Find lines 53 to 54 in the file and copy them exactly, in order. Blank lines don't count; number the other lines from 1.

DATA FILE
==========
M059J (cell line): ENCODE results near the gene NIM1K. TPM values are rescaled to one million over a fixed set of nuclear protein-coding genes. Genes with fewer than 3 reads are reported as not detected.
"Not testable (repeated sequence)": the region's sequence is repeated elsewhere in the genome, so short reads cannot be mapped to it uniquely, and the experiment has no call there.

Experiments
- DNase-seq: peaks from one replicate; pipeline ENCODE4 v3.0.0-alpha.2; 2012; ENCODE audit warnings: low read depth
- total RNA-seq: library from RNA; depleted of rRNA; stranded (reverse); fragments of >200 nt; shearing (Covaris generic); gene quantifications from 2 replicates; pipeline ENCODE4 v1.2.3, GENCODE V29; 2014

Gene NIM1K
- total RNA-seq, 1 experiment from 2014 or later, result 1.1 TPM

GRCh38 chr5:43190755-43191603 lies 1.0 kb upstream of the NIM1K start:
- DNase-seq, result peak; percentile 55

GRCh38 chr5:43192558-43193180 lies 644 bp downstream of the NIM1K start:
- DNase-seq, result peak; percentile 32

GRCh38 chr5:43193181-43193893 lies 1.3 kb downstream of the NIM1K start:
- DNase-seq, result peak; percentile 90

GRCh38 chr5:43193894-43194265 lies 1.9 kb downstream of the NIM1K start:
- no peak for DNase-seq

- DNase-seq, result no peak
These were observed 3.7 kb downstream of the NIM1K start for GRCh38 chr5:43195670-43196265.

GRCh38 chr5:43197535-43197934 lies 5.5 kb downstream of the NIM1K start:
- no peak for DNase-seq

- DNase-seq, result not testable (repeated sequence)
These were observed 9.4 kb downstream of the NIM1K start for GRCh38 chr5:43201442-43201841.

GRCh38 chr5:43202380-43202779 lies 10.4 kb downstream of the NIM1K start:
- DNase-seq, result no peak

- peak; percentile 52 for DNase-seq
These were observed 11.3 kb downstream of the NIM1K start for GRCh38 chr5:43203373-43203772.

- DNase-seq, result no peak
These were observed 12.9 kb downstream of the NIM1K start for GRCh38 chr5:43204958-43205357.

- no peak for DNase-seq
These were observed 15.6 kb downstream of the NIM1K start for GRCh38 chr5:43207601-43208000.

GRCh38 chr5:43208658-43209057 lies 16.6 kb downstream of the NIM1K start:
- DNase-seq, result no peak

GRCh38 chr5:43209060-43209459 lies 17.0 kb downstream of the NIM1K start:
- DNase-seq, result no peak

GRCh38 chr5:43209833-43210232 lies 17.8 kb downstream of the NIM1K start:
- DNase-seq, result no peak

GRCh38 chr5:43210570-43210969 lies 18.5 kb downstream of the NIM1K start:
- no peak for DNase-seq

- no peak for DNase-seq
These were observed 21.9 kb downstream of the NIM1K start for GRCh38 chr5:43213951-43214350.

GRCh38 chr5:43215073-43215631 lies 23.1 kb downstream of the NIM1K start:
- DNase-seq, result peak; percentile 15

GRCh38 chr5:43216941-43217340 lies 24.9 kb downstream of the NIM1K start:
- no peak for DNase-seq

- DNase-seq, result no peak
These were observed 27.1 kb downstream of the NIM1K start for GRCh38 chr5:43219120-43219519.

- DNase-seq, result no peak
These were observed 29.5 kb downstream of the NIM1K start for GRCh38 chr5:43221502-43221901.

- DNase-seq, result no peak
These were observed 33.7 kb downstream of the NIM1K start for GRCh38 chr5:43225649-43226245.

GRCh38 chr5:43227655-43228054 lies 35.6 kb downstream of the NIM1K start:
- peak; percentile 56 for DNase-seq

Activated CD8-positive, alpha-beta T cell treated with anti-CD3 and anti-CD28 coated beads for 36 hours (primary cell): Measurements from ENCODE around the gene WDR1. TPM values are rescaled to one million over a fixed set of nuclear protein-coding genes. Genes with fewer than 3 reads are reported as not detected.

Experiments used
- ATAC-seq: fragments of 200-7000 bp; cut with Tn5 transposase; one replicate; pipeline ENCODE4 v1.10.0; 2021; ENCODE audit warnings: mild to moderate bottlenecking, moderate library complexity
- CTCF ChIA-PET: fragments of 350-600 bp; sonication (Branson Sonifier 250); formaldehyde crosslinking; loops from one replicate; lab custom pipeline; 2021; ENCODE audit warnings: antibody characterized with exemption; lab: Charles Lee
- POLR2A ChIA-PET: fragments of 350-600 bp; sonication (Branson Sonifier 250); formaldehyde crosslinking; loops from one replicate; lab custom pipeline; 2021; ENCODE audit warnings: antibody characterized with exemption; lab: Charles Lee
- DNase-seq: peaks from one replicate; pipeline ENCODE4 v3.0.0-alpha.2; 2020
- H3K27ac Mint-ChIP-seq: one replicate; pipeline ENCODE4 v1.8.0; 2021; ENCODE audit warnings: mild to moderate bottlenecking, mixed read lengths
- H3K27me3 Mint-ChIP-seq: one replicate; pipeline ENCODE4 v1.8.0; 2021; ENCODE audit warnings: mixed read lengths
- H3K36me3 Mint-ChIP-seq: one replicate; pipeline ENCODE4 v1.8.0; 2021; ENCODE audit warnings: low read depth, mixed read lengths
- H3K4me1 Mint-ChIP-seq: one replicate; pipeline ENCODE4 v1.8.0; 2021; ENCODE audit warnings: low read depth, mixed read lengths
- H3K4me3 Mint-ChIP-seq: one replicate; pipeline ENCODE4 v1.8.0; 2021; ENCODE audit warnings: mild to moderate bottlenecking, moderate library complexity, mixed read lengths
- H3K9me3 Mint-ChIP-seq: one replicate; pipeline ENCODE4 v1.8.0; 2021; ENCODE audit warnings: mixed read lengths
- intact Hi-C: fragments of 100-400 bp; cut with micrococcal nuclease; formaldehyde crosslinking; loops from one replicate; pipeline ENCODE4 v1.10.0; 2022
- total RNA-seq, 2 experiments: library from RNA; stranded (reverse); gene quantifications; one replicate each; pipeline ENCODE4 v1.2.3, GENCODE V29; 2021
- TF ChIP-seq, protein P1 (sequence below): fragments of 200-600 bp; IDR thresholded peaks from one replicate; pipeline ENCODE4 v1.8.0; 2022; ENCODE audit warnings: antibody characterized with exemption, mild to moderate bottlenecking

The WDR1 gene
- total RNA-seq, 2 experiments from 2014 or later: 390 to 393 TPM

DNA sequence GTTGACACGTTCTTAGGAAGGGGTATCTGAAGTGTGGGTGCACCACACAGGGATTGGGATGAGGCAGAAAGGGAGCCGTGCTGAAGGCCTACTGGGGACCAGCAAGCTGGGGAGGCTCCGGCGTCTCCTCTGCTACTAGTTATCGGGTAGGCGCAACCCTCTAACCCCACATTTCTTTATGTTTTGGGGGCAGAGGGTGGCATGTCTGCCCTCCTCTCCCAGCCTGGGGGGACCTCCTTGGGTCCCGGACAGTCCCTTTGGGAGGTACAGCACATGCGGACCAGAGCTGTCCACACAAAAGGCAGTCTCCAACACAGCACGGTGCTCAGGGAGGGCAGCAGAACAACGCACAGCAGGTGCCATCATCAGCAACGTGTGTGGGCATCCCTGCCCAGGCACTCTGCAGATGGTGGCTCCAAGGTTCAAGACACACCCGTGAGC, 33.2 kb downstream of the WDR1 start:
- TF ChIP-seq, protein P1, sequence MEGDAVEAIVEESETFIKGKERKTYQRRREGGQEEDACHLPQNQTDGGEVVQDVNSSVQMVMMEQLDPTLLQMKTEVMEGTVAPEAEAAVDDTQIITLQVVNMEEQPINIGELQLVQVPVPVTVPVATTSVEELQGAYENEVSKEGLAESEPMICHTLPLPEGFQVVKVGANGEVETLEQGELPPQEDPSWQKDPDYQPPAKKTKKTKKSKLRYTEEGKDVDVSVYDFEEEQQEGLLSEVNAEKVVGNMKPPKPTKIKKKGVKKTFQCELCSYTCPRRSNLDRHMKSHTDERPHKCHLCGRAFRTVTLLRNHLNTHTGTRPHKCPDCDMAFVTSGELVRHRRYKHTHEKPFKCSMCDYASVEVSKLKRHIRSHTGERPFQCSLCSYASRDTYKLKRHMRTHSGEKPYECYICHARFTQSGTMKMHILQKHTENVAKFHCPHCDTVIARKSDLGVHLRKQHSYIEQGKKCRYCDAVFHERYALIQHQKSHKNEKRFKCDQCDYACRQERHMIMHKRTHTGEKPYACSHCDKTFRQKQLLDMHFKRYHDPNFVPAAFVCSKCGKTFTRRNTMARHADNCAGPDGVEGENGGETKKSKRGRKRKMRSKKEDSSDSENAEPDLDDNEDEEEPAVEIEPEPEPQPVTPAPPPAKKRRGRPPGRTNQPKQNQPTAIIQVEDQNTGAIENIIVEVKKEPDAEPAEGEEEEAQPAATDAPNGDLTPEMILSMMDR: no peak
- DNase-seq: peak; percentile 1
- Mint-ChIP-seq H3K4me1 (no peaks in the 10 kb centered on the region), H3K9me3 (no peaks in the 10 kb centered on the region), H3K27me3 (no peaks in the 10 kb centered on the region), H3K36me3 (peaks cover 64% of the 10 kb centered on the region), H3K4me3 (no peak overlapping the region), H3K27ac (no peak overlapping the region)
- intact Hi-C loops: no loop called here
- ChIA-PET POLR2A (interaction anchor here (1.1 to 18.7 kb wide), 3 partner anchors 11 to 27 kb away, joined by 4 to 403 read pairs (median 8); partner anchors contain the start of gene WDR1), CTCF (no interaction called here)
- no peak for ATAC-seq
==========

Experiments used
- ATAC-seq: fragments of 200-7000 bp; cut with Tn5 transposase; one replicate; pipeline ENCODE4 v1.10.0; 2021; ENCODE audit warnings: mild to moderate bottlenecking, moderate library complexity